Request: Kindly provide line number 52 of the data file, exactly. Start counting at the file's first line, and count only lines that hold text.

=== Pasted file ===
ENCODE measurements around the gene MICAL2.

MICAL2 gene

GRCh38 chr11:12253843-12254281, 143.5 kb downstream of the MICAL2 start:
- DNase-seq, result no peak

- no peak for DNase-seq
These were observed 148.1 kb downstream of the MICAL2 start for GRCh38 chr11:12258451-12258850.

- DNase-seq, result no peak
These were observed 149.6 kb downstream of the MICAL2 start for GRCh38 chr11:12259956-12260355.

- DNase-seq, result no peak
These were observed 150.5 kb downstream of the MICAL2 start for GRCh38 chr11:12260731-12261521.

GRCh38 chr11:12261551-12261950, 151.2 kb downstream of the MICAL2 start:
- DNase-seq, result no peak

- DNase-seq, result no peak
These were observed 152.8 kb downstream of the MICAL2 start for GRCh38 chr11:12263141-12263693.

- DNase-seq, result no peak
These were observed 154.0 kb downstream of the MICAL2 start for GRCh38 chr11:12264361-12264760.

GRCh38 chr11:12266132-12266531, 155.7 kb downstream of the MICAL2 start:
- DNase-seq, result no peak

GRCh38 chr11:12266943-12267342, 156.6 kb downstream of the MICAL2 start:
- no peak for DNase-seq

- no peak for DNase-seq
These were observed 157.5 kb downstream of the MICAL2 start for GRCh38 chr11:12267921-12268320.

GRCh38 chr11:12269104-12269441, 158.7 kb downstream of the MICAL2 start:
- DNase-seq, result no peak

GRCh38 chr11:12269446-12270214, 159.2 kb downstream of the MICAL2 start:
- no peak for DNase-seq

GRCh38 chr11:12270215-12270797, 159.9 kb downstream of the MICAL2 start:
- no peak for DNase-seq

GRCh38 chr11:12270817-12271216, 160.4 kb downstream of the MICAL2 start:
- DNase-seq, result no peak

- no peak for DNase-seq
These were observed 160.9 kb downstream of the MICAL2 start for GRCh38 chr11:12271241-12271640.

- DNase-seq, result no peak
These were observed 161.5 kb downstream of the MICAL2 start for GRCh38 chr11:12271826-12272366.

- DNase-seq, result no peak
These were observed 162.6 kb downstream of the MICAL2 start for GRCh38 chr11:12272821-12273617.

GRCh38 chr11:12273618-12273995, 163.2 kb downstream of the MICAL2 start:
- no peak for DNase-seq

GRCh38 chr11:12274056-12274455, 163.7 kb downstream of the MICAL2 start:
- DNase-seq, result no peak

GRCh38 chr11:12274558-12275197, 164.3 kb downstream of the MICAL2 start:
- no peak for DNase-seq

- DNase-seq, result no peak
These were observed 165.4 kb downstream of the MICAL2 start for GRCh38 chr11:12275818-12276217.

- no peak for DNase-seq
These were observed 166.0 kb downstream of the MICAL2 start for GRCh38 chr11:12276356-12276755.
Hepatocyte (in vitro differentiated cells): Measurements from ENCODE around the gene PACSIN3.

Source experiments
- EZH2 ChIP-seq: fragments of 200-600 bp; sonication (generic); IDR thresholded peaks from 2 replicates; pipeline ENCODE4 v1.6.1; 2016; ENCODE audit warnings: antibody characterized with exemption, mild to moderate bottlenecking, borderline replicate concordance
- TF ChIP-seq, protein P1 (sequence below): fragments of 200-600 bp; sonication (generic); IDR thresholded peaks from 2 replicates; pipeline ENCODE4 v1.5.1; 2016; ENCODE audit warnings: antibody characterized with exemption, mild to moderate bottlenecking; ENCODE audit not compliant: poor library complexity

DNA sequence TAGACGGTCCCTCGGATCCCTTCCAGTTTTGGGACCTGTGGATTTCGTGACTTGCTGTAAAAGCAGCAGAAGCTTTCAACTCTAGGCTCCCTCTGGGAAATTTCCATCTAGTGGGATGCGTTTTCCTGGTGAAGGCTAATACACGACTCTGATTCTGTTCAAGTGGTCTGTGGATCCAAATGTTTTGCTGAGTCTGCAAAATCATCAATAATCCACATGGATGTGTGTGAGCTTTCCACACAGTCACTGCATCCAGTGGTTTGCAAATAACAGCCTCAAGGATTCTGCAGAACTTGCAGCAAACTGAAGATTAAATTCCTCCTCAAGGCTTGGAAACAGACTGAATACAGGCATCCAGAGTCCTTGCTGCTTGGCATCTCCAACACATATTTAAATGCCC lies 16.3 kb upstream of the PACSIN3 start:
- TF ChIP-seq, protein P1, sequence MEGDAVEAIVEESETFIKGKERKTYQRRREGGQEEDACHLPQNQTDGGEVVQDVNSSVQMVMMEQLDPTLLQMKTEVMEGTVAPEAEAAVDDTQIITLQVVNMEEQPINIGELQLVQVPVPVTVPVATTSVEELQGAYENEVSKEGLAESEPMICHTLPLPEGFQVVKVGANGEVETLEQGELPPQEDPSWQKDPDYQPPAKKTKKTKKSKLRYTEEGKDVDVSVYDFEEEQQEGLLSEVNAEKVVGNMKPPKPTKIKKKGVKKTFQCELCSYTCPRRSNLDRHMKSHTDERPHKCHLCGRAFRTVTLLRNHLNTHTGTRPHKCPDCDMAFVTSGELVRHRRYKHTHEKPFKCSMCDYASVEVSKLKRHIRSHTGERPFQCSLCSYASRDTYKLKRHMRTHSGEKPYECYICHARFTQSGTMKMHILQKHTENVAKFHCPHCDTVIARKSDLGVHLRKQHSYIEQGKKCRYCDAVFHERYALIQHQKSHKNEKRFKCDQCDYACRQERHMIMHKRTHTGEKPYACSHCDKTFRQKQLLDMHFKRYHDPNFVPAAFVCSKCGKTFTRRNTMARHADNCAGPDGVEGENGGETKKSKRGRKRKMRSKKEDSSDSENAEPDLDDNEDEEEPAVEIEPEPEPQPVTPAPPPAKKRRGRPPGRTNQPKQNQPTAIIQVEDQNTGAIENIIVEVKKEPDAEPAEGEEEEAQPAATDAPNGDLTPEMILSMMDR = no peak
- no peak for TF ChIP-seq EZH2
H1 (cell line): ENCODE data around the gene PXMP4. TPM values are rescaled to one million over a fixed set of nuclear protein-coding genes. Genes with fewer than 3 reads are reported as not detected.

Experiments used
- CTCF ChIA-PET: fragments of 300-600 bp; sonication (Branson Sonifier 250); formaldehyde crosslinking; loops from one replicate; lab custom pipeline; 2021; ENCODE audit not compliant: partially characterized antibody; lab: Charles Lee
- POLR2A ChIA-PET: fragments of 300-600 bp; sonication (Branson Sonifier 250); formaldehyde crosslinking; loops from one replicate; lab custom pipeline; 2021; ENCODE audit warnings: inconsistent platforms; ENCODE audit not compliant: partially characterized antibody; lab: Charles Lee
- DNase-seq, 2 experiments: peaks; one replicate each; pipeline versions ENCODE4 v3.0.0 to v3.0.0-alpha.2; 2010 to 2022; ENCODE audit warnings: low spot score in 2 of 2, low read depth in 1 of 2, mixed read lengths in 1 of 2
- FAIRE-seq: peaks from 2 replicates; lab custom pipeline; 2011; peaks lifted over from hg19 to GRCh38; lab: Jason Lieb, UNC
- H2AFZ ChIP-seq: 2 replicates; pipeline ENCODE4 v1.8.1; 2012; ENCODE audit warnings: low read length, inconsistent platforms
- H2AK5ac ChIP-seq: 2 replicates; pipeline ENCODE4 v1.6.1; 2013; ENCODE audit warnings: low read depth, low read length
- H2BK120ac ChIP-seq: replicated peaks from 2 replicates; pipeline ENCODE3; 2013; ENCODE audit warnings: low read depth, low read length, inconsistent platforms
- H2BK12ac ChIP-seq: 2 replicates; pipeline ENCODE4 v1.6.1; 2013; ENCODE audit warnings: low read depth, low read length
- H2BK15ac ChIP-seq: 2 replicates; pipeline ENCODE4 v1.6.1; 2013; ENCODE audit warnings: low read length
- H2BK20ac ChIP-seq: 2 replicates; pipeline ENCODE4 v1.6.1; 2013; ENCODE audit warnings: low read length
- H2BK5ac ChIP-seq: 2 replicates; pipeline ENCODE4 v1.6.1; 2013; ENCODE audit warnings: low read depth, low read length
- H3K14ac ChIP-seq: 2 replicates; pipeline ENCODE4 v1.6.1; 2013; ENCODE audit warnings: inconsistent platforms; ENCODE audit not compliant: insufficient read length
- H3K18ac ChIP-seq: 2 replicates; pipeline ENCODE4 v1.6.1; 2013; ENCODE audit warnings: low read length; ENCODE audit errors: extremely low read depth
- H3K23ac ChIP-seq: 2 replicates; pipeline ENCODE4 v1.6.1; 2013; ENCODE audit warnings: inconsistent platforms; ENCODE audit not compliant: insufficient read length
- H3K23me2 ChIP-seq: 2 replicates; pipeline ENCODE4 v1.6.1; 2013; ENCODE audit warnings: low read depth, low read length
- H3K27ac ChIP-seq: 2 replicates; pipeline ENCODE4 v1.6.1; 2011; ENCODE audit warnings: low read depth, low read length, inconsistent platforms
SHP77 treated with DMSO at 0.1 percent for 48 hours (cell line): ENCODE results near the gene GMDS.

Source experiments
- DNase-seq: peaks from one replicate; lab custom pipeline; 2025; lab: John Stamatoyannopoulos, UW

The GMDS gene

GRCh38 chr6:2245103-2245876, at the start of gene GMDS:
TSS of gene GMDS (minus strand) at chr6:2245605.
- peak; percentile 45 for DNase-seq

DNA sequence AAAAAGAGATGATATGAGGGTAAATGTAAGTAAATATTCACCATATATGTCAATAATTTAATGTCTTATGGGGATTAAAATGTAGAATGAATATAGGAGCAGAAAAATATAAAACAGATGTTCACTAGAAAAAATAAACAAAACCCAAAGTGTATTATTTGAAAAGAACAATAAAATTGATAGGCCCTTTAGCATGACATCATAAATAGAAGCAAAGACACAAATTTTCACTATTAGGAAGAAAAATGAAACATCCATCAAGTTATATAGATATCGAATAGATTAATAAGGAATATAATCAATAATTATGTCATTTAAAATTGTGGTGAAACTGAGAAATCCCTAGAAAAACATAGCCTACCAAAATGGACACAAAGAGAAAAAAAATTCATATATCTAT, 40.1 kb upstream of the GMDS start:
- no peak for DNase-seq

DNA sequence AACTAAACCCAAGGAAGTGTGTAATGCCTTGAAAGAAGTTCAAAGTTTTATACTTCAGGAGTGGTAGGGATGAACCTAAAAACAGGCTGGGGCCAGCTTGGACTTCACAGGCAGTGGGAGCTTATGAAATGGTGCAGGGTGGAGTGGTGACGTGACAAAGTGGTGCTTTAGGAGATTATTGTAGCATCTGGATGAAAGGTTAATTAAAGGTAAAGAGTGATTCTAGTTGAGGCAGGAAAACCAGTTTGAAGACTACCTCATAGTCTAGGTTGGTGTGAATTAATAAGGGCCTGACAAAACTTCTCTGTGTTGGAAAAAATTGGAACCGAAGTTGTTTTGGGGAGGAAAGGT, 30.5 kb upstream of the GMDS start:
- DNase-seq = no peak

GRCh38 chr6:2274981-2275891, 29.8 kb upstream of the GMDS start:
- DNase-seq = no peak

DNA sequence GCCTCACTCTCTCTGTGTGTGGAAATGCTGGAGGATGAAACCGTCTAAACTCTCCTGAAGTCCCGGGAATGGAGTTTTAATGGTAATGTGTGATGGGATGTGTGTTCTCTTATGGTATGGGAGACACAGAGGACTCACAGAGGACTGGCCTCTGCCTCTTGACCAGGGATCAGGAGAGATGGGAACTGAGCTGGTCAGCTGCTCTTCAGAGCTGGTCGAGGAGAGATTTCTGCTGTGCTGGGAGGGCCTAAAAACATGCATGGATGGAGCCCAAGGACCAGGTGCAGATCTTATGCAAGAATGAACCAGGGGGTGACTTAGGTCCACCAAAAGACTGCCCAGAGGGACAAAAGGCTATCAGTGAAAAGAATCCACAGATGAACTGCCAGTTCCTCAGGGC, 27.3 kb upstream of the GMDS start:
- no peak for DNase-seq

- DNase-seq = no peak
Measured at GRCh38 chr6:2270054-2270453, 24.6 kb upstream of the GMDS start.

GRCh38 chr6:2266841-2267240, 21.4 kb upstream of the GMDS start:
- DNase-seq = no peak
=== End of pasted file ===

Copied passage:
- TF ChIP-seq, protein P1, sequence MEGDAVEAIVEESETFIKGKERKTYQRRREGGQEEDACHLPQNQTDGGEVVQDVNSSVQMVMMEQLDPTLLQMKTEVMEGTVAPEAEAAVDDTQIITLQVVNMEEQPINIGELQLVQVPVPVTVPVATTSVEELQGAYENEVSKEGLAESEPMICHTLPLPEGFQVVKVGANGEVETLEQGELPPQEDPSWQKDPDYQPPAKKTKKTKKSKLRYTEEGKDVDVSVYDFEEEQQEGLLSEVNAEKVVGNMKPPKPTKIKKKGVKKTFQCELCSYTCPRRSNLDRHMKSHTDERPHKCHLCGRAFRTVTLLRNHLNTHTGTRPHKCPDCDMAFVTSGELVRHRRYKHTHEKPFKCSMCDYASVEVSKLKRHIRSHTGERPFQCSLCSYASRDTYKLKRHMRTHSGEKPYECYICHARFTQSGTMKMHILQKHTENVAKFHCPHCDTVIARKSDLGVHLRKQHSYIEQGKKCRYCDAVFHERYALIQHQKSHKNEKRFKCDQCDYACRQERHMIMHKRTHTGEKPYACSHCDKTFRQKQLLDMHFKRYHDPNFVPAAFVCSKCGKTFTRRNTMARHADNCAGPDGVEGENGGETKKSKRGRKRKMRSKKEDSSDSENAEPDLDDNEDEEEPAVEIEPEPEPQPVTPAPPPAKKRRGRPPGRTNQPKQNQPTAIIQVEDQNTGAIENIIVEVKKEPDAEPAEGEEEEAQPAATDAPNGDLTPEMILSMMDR = no peak